Licking Oak Savanna/Woodland Plain (6.4%)
Long, linear flat divide between Big Piney on the west and Current/ Meramec drainages on the east. Ft. Wood Oak Savanna/Woodland Plain (0.7%) Small, flat upland between Big Piney and Roubidoux creek. Cabool-Mt. Grove Oak Savanna/Woodland Plains (0.4%) Two narrow, high, flat divides between Gasconade and North Fork drainages.
Ozark Oak Forest Breaks
These LTAs are distinguished by local relief over 300 feet, narrow ridges, steep sideslopes and mainly narrow, sinuous valleys. Cliffs, caves and springs are common. These LTAs represent the most rugged and certainly some of the most scenic landscapes in the region.
The Current and Meramec Breaks differ from the Gasconade by having only a thin layer of Roubidox sandstone on the highest ridges, but cut deeply through the Gasconade formation into the Eminence dolomite, consequently exposing the Gunter sandstone. Consequently, unique benches occur on the Gunter sandstone, and extensive areas of more productive, higher base soils with oak and mixed hardwood forest communities occur here. The breaks along the Gasconade have a thick cap of Roubidoux sandstone on ridges and upper slopes, give way abruptly from the Plains, and only cut into the Lower Gasconade dolomite.
Areas of shallow soils are frequent with deeper cherty loam soils above and below them.
Historic accounts indicate that these LTAs were originally forested in Oak and Mixed Hardwood Forest Types. Scattered glades and open woodlands would have occurred on exposed slopes and ridges, especially in areas of shallow soil. Relatively small fen openings occasionally filled narrow tributary valleys.
Because of the steep topography, these LTAs are still mainly forested (65-85%) in second growth oak and mixed hardwood timber. Open areas are confined to valleys, and bottomland forest is in shorter supply than historically. Dolomite glades are largely overgrown with eastern red cedar, and many of the fens have been drained or heavily grazed. Numerous rare or endangered species, some restricted to these LTAs, are associated with the streams, springs, caves, cliffs and fens in these landscapes. The rivers have been recognized as natural treasures and are an important recreational resource to the entire region.
Middle Gasconade River Oak Woodland/Forest Breaks (13.4%)
Very steep lands in middle of valley with abrupt fall from adjacent Plains; Roubidox sandstone ridges/upper slopes and Gasconade sideslopes/valley bottom.
Oak-Pine Woodland Forest Hills Group
Mainly broad ridges, moderately sloping (<25%) side slopes, and relatively broad entrenched valleys with local relief between 150-250 feet. Steeper, more dissected areas occur locally near larger stream valleys. Sinkhole depressions are common on broader ridges. Stream valleys vary somewhat from broad and rather shallow, to more deeply entrenched, narrow, and meandering. Many losing streams occur in valleys distant from the main rivers. Cliffs, caves and springs are commonly associated with larger, perennial stream valleys.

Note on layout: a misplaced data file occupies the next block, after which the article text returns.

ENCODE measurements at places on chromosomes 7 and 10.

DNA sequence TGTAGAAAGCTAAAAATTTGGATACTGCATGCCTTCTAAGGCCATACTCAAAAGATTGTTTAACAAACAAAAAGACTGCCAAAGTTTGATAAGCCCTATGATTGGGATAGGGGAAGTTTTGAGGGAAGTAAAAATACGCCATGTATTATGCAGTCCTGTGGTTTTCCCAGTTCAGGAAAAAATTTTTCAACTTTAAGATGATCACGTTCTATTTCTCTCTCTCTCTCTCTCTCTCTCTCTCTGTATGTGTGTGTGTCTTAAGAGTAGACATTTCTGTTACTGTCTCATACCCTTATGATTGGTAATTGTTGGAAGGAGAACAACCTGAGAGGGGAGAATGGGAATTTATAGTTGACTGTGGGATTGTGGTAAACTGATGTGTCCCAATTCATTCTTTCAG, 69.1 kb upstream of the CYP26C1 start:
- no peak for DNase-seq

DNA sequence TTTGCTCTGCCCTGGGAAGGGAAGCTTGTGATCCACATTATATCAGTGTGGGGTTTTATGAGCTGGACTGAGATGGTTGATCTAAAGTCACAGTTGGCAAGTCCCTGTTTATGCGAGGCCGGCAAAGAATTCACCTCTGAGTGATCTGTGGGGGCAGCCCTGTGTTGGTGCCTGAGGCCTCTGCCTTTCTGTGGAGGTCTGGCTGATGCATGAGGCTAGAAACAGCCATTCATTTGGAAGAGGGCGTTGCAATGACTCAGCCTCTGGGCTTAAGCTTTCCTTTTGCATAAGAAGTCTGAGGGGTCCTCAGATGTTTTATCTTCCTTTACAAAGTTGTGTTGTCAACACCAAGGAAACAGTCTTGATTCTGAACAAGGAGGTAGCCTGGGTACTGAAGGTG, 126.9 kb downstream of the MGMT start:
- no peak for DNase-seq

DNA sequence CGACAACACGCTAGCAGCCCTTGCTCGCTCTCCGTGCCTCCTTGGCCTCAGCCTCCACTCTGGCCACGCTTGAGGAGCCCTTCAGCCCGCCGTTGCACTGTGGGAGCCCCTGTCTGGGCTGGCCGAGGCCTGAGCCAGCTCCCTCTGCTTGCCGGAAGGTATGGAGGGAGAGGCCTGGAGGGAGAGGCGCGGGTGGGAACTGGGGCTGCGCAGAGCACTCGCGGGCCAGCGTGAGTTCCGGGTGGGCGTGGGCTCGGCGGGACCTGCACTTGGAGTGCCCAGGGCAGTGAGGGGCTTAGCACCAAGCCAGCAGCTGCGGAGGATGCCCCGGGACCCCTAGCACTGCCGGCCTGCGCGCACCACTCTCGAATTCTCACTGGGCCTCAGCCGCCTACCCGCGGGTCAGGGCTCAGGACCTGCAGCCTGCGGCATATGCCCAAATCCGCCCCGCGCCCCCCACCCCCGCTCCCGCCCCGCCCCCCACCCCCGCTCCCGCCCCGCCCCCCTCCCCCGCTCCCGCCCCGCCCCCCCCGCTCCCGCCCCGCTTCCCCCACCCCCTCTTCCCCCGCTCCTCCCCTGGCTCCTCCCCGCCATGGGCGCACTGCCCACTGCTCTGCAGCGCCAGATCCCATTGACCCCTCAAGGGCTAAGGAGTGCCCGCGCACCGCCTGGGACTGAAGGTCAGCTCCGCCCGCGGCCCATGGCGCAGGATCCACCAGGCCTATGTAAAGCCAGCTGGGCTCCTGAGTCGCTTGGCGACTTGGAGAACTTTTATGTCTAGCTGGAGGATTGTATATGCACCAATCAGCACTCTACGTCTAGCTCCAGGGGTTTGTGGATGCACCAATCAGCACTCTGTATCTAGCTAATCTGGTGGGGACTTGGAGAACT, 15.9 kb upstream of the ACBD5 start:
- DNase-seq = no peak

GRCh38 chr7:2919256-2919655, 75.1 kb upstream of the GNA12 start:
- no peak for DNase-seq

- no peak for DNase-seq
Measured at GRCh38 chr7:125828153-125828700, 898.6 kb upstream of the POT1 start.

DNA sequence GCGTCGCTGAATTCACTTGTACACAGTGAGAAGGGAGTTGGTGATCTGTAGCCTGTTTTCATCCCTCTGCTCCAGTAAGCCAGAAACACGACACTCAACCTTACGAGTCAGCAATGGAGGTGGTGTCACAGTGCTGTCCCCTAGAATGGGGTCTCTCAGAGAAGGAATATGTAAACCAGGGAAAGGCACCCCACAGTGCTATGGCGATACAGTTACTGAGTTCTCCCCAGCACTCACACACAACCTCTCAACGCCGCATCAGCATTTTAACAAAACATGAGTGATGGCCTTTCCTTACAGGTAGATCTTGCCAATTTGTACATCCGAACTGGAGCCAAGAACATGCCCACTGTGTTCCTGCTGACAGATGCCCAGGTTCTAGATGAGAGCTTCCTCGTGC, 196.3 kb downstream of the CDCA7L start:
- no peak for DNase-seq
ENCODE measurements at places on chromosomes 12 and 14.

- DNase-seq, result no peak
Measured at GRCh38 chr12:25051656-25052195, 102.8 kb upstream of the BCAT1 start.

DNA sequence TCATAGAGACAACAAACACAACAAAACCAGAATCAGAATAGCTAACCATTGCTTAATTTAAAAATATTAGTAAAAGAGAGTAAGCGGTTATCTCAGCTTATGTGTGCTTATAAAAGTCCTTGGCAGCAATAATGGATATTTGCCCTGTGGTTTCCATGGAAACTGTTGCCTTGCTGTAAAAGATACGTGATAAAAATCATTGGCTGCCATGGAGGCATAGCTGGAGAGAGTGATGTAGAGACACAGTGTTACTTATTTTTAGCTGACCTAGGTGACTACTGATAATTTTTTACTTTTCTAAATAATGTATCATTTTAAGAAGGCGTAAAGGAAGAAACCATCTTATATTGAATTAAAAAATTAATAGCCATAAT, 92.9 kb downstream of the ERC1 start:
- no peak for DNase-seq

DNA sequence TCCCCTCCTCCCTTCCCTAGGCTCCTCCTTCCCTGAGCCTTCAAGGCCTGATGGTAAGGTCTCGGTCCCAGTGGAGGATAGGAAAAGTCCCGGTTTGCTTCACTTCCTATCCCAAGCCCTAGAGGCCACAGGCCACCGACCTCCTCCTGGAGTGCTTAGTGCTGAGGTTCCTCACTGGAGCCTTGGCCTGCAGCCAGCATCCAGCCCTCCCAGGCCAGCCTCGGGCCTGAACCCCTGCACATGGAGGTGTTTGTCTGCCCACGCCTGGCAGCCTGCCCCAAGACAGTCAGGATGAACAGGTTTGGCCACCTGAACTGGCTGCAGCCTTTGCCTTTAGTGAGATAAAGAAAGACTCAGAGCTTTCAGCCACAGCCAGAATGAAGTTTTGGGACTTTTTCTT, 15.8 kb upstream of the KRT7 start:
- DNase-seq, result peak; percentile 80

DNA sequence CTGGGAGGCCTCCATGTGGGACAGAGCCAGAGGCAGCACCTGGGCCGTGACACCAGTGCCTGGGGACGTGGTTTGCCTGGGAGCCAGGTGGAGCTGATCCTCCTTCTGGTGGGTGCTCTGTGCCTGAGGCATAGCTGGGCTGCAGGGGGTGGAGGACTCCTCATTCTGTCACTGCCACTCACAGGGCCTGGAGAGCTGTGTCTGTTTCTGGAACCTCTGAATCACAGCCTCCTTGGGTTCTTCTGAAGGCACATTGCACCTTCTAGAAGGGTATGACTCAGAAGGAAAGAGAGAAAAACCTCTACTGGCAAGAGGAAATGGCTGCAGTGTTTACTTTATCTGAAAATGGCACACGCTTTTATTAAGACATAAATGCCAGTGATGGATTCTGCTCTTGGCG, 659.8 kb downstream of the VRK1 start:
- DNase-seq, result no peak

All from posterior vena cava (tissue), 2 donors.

Roubidoux cherty sandstones and dolomites occupy most ridges and upper side slopes, while lower side slopes, especially near major streams are in cherty upper Gasconade dolomite materials.
Soils are mainly deep, highly weathered and very cherty silt loams with clays at varying depth. Broad ridges may have a loess cap with occasional fragipans, and shallow soils with dolomite bedrock near the surface occur frequently on steeper, exposed slopes.
Pine and mixed oak-pine woodland originally dominated the more gently sloping upland surface associated with the Roubidoux Formation. Early descriptions portray an open, grassy and shrubby understory in these woodlands, a condition related to the prevalence of fire in the historic landscape. Oak and oak-pine forest occupied lower slopes and more dissected, hilly parts of these landscapes, as well as the wider and more well-drained bottom. Bottoms with richer alluvial soils and more abundant water likely were forested in mixed hardwood timber. Dolomite glade and open savanna/woodland complexes were common on exposed slopes with shallow soils. Sinkhole ponds and fens were dotted occasionally throughout.
Mainly forested in second growth oak and oak-pine forests; forest cover ranges from sixty to over 80%. Most forests are rather dense, near even-age second growth, with very little woodland ground flora. The occurrence of shortleaf pine in these forests has diminished from its original extent, today having only 20-30% of the forest cover containing a substantial component (>25%) of pine. Even age stands dominated by scarlet, black, and white oak are common, oak die back is a common problem. Much of the existing timber land is associated with public land ownership. Cleared pasture lands occupy many of the broad stream valleys and highest, flattest ridges. Many glades and woodlands suffer from woody encroachment, and sinkhole ponds and fens have been drained or severely overgrazed. An exceptional proportion of state-listed species sites are associated with the streams, springs, caves, cliffs, fens, and sinkhole ponds in this group.
Big Piney River Oak-Pine Woodland/Forest Hills (18.7%)
Includes most of upper valley; exceptional pine component and cleared bottoms. North Fork River Oak-Pine Woodland/Forest Hills (0.1%) Includes most of valley; exceptional pine component and USFS ownership.